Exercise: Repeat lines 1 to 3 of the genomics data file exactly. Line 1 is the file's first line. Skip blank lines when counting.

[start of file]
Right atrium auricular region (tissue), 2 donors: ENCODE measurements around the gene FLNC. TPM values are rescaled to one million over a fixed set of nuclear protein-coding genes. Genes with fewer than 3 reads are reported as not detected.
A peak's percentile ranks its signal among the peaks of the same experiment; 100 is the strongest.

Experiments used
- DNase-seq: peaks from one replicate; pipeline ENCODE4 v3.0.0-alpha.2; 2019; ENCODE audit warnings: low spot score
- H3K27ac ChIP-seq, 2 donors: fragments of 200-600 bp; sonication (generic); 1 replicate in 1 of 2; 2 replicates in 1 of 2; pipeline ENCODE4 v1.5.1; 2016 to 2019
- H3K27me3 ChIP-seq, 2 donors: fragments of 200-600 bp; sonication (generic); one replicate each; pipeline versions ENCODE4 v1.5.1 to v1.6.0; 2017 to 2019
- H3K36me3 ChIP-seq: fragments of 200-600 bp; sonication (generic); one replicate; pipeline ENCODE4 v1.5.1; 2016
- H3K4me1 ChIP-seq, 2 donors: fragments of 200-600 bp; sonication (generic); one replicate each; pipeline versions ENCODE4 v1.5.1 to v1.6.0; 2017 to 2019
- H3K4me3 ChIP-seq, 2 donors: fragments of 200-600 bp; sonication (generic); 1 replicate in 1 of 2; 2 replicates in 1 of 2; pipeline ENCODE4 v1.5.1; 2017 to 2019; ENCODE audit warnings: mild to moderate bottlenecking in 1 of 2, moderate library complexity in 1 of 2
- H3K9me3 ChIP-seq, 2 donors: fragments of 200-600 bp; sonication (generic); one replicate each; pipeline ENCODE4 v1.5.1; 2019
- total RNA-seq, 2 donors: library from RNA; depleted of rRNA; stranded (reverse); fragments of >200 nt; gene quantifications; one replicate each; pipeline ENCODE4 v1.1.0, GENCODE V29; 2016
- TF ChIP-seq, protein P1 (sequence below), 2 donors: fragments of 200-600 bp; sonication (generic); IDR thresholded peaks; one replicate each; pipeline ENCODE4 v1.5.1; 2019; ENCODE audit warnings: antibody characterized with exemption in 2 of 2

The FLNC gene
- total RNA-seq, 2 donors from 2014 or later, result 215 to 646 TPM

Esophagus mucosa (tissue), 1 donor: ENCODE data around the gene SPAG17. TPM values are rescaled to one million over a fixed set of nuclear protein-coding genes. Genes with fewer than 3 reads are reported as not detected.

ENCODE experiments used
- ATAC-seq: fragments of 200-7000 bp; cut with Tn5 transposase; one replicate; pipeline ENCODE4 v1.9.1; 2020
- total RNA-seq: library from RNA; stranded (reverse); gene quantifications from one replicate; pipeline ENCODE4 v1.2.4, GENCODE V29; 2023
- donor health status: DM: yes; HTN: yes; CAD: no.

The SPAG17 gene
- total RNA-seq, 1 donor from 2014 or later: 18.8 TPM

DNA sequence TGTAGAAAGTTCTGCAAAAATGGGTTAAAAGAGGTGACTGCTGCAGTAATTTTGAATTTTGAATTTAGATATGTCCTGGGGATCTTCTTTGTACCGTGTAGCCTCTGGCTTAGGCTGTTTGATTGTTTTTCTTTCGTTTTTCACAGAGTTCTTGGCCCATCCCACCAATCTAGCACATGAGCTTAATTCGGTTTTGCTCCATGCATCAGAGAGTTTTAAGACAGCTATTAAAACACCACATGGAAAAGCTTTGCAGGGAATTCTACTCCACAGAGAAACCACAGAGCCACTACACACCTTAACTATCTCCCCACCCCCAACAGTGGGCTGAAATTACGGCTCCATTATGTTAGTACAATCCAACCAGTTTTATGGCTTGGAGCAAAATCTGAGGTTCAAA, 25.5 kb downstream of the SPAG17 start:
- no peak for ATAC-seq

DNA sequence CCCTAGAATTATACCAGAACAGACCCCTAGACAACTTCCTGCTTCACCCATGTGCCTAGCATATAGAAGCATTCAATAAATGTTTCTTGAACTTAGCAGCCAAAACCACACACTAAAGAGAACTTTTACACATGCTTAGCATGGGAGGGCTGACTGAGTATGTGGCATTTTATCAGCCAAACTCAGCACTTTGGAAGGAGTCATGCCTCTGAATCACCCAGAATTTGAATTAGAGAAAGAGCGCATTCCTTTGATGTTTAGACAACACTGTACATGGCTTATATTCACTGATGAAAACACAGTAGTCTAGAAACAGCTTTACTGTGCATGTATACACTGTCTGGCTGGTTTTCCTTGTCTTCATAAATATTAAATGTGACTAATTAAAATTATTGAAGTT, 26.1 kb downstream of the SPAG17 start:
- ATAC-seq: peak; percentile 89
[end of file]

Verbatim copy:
Right atrium auricular region (tissue), 2 donors: ENCODE measurements around the gene FLNC. TPM values are rescaled to one million over a fixed set of nuclear protein-coding genes. Genes with fewer than 3 reads are reported as not detected.
A peak's percentile ranks its signal among the peaks of the same experiment; 100 is the strongest.

Experiments used